TENNESSEE, USA — A study from the Association of Child and Adolescent Mental Health showed young people who engage in "digital self-harm" may be at a higher risk for suicide.
Digital self-harm refers to online behaviors where people may post, send or share "hurtful content about oneself." The survey said that research on the behavior is still undergoing. One common kind of digital self-harm is when a person creates a fake social media account and posts hurtful comments about themselves through it.
The study showed that people who engage in digital self-harm are up to 15 times more likely to have thoughts of suicide or attempt suicide. Experts said doctors should be screening for this to help identify mental health concerns.
Thriveworks clinician Nona Kelly explained people may engage in digital self-harm they do that for several reasons.
"Some of the studies suggest that oftentimes it can be a cry for help. Oftentimes, also they're looking for kind of the online recognition of, 'Hey, look, I have a lot of followers and people I'm so popular that people are actually commenting negative things about me,'" she said.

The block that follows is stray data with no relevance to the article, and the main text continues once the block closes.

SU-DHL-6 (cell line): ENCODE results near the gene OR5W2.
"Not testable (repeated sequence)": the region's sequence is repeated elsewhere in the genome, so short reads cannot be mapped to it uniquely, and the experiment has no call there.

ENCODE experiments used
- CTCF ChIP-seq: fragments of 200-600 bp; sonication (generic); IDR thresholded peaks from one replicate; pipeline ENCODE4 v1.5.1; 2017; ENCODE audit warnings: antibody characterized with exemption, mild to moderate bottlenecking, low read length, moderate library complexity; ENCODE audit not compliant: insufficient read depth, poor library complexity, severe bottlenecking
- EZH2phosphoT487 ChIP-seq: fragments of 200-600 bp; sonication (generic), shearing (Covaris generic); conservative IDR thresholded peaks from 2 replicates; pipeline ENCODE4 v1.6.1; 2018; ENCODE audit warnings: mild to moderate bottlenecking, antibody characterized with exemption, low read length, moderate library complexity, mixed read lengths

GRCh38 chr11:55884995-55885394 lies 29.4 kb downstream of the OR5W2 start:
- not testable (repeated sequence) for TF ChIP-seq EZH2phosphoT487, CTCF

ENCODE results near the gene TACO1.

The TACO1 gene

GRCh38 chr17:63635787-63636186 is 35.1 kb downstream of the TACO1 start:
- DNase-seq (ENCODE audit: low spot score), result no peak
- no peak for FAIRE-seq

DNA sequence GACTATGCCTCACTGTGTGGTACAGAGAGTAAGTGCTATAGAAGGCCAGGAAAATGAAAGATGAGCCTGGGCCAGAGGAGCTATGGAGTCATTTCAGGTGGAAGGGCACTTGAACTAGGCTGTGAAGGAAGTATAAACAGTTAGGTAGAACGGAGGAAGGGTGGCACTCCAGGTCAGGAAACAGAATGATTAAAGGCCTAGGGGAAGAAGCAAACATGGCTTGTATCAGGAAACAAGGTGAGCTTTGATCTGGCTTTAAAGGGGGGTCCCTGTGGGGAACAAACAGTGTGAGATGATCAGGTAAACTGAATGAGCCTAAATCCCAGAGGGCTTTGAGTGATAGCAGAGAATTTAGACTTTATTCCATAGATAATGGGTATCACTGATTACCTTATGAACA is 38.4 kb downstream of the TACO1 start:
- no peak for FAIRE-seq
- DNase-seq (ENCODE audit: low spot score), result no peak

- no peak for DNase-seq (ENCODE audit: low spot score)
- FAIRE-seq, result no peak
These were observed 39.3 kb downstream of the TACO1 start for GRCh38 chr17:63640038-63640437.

Kelly said this behavior can be damaging. But for young people, it can be challenging to ask for help.
"And a lot of times young people feel like they're possibly the only ones that have that issue, which, as adults, we know that's probably not true. But as young people, it's difficult to feel like we are going to make ourselves vulnerable opening ourselves up for something that we have not asked for," Kelly said.
Experts said being more aware and connected to kids' online profiles is really important for parents.
"I definitely feel like more studies need to be out there on how screen time and depression or anxiety are related, just to put it in a big picture. And what we need to know, to help the next generation with that," she said.
Non-verbal cues are important. Some of the most common kinds of nonverbal cues that can indicate mental health issues in kids are below.
- Mood changes
- Change in physical appearance
- If they're disconnected and have lost interest in things they normally love
If you or someone you know needs help, please call the National Suicide Prevention Lifeline at 988 or 1-800-273-TALK (8255).